[I started to direct my first film, Bride of the Gorilla in 1951 because of] Jealousy. Because my brother was a good director; I wanted to show that I could do it too. When I got that first picture to direct, he came shooting down to my house from the hill where he lived and he said, "Don't do it, you'll never be able to." His wife came too and tried to talk me out of it. [So] that was the first time I directed. Seven days of shooting for a full-length picture! The idea wasn't bad. There is a man who commits a murder, but he cannot cope with his guilt. Since an animal can commit murder without being punished, the man thinks of himself as an animal. However, they decided that whenever he looks into a mirror, he should see a gorilla. I thought he should see himself in animal form, but certainly not as a gorilla. They forced me to cut in the gorilla. My title was The Face in the Water. I never wanted to call it Bride of the Gorilla. He lives in the jungle with animals, since he considers himself an animal and not a human being. I had Lon Chaney and Raymond Burr. They obviously didn't like each other. They looked at each other and sparks flew out of their eyes. Since Lon played the policeman and Ray the murderer, it was just perfect. I didn't have much to direct.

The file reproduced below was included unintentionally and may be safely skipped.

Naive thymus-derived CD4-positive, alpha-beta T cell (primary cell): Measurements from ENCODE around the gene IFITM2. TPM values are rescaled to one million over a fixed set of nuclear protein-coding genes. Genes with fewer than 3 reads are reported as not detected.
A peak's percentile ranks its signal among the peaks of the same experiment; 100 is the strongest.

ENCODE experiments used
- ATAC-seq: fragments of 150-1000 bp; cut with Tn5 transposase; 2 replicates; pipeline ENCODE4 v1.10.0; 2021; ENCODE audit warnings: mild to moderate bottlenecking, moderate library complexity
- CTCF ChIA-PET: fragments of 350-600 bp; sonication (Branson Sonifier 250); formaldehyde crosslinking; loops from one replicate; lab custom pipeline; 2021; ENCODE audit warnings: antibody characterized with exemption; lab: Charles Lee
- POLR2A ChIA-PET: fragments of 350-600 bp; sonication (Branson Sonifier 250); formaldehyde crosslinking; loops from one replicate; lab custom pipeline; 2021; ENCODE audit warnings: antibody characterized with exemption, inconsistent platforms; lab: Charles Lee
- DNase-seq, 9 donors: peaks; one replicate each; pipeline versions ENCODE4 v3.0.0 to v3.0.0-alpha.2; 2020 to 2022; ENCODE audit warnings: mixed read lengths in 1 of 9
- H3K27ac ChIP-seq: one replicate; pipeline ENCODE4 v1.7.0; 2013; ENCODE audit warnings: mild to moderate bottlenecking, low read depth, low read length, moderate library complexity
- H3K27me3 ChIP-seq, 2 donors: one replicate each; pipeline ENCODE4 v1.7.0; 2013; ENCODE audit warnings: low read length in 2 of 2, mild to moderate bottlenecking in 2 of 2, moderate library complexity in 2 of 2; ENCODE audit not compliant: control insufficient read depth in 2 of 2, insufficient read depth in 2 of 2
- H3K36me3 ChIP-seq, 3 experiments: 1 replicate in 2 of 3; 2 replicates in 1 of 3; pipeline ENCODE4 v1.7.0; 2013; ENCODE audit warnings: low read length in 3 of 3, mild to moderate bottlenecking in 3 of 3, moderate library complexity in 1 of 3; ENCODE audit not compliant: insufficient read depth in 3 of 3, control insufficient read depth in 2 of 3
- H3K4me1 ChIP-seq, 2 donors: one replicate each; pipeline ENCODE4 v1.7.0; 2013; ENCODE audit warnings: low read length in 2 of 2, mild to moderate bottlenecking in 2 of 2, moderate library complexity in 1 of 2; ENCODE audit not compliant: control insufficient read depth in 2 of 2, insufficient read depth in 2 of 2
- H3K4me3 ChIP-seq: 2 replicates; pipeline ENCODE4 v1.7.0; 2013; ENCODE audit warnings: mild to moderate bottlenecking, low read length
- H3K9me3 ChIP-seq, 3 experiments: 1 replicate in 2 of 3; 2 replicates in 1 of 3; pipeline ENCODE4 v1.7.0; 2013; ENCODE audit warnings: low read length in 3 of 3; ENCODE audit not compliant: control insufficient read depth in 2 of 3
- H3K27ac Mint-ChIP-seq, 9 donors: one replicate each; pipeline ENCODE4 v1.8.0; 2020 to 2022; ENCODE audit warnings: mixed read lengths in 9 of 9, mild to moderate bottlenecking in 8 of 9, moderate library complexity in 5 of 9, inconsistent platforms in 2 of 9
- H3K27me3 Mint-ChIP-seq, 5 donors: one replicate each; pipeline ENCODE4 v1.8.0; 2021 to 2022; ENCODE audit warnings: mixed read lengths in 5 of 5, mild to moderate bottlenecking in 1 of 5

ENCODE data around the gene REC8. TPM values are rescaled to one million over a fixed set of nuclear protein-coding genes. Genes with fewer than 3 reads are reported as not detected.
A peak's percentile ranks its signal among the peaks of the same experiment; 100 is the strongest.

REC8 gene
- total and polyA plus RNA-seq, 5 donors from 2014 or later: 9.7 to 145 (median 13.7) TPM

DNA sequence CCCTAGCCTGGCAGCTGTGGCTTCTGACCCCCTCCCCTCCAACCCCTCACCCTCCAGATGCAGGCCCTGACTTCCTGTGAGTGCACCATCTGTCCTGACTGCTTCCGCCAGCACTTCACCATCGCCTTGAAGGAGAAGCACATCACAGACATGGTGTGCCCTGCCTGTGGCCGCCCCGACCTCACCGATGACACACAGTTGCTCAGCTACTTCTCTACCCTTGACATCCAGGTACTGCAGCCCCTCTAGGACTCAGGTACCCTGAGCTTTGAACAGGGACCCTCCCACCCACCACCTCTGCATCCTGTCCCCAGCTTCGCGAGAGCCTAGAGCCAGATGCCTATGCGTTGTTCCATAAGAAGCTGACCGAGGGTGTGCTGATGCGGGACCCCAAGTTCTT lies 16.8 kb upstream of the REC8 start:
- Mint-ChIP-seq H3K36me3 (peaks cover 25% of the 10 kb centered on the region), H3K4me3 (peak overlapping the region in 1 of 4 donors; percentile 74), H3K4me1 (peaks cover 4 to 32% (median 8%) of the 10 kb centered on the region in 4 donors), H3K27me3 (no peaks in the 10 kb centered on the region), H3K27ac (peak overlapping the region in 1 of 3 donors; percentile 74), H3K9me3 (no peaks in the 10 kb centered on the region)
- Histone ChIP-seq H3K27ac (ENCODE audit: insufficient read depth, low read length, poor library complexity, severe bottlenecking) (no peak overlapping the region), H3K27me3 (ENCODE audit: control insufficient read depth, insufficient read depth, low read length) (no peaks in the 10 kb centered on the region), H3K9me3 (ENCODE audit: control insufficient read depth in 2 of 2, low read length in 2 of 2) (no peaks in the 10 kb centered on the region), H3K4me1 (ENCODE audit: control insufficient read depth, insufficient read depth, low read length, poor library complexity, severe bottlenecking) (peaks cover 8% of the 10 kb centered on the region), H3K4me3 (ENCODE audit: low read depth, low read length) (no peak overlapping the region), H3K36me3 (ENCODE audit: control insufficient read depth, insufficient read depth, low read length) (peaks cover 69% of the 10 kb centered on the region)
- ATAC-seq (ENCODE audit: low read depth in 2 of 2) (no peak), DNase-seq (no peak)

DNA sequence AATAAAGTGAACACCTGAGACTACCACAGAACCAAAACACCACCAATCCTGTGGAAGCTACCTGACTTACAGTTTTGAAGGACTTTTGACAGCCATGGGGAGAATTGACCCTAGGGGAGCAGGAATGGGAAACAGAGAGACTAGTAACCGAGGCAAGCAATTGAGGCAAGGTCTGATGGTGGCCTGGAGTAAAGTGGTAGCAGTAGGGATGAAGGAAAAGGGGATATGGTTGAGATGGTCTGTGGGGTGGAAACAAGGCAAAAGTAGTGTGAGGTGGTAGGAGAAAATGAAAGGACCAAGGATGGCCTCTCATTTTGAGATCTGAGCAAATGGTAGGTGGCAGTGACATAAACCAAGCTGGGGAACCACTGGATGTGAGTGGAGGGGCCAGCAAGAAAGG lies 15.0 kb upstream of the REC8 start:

Lon Chaney was an alcoholic at that time and that he suffered from a difficult and tragic childhood. Yeah, very tragic. His father, Lon Chaney, Sr., must have been a beast. He beat Lon up for nothing. Sent him to the shed to get the leather strap to be beaten. Sometimes even when Lon hadn't done anything. Lon told me his story. A terrible shock from which he never recovered. When I shot television with him in Sweden, he drank on the set in front of the crew. I stopped him. What he was looking for was a father figure, who would tell him what to do. That is why he was so good in Of Mice and Men (1939).

The Magnetic Monster (1953) [among the films that I did direct] is one of my favorites. I shot the computer scene at UCLA, in a hall filled with gadgets which made up the immense computer. That was before transistors were invented. Now you can buy the same computer, even better, for seven dollars. The story was that Andrew Marton, the best second-unit director in America, who also directed King Solomon's Mines (1950) and shot the chariot scenes in Ben Hur (1959), returned from Berlin with ten minutes of special effects from a German Nazi film called Gold (1934, directed by Karl Hartl), which must have cost millions. He and Tors came to me to write a screenplay around those shots, which were of a gigantic atom smasher which at the end exploded. That's how it started. We formed a corporation. Producer Tors got the money from United Artists. We shot the film for $105,000! We made very little money on that film. My ideas, as usual, were premature. The Andromeda Strain (1971) had the same idea twenty years later. It made millions. Also, our title was silly. United Artists, which released that film, put that one on. But it got a half-page write-up in Time magazine, and it became the prototype of many future science-fiction films.